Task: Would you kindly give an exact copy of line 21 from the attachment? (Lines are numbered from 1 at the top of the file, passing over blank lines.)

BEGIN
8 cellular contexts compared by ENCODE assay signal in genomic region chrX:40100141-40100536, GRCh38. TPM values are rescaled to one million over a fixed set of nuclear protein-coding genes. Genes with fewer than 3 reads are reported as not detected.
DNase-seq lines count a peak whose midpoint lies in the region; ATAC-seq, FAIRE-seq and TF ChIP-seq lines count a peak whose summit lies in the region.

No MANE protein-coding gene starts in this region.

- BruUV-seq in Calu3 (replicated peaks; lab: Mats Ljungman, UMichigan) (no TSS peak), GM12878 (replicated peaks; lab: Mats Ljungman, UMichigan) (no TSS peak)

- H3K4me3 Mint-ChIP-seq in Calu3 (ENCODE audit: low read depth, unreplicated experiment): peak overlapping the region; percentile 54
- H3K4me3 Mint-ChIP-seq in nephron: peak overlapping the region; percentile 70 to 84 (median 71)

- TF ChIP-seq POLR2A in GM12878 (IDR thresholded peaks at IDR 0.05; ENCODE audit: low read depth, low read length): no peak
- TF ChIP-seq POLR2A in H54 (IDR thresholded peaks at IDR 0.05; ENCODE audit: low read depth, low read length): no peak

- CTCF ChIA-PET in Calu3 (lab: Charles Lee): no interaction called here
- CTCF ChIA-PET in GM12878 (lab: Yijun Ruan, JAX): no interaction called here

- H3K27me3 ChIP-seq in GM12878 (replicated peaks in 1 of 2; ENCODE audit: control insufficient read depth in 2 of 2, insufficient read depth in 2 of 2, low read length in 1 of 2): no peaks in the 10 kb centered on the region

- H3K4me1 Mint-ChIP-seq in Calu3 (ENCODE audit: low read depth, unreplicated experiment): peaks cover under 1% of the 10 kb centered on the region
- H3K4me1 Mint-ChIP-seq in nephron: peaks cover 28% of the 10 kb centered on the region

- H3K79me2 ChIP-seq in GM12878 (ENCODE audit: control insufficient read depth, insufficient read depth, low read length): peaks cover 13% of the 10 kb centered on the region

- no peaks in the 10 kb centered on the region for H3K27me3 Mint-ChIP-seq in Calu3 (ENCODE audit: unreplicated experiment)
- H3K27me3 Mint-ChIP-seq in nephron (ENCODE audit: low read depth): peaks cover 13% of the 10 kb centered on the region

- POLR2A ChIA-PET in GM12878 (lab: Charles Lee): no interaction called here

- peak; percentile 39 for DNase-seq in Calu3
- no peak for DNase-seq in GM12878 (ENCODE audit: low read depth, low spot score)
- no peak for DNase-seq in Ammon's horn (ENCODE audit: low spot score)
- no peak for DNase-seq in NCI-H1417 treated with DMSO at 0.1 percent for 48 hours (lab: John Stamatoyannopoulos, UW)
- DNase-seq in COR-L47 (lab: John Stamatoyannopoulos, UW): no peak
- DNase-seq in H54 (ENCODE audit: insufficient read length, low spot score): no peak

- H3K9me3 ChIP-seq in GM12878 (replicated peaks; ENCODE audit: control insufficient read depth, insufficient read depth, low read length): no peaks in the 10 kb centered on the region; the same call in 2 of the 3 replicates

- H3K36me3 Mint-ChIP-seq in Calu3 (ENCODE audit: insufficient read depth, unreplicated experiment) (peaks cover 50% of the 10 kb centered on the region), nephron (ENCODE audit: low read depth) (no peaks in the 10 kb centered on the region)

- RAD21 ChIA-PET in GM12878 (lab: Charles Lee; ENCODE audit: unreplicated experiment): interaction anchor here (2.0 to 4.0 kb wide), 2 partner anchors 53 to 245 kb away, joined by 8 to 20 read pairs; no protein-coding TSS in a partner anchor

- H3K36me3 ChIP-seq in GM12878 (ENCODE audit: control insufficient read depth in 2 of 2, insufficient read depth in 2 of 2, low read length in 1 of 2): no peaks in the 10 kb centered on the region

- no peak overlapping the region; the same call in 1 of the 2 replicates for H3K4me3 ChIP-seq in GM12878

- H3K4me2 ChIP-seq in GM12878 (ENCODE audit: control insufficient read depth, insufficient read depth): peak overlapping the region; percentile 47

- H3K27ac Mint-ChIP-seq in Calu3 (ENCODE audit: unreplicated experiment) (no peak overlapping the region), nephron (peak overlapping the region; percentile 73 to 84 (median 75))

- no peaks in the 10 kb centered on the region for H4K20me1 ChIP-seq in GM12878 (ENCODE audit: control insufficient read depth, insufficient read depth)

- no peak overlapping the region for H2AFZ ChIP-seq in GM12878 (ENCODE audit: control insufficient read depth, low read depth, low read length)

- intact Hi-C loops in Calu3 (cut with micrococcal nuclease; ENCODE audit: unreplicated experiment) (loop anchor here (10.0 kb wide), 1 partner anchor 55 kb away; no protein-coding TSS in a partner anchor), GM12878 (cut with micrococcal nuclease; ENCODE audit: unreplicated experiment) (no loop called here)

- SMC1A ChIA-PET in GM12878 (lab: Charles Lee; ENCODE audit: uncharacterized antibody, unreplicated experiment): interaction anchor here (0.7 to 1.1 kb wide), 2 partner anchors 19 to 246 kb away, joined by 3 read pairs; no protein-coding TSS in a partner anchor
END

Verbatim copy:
- no peak for DNase-seq in NCI-H1417 treated with DMSO at 0.1 percent for 48 hours (lab: John Stamatoyannopoulos, UW)